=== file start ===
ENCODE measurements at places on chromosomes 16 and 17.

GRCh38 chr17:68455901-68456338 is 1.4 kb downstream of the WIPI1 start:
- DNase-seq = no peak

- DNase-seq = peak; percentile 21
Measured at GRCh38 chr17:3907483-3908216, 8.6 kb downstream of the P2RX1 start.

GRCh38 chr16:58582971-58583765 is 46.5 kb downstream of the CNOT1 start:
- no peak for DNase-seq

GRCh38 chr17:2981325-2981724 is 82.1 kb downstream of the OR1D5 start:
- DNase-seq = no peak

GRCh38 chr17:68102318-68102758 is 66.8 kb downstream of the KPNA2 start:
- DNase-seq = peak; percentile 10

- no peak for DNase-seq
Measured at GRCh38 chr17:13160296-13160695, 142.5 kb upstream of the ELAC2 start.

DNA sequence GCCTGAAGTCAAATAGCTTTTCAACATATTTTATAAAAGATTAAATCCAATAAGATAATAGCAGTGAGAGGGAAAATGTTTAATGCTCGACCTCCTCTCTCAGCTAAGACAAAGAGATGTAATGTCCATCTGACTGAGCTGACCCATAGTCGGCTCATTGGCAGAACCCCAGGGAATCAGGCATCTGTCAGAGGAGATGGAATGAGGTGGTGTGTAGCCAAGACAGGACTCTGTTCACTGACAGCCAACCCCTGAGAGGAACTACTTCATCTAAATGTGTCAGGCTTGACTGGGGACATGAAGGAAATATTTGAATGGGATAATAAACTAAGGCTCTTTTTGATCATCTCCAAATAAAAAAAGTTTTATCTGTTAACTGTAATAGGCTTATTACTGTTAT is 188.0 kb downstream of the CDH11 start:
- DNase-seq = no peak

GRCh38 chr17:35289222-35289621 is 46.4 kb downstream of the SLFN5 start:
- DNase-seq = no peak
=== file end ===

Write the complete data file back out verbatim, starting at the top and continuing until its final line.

ENCODE measurements at places on chromosomes 16 and 17.

GRCh38 chr17:68455901-68456338 is 1.4 kb downstream of the WIPI1 start:
- DNase-seq = no peak

- DNase-seq = peak; percentile 21
Measured at GRCh38 chr17:3907483-3908216, 8.6 kb downstream of the P2RX1 start.

GRCh38 chr16:58582971-58583765 is 46.5 kb downstream of the CNOT1 start:
- no peak for DNase-seq

GRCh38 chr17:2981325-2981724 is 82.1 kb downstream of the OR1D5 start:
- DNase-seq = no peak

GRCh38 chr17:68102318-68102758 is 66.8 kb downstream of the KPNA2 start:
- DNase-seq = peak; percentile 10

- no peak for DNase-seq
Measured at GRCh38 chr17:13160296-13160695, 142.5 kb upstream of the ELAC2 start.

DNA sequence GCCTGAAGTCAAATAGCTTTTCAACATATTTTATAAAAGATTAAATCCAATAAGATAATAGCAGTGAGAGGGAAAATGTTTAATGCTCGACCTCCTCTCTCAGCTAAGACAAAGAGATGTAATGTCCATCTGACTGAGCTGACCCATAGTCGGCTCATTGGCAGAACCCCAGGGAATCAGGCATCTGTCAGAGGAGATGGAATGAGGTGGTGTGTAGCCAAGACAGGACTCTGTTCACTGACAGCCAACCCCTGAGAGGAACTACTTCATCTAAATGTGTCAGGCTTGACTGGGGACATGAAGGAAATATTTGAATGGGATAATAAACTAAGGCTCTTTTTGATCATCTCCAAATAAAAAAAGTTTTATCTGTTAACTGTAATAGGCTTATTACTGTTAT is 188.0 kb downstream of the CDH11 start:
- DNase-seq = no peak

GRCh38 chr17:35289222-35289621 is 46.4 kb downstream of the SLFN5 start:
- DNase-seq = no peak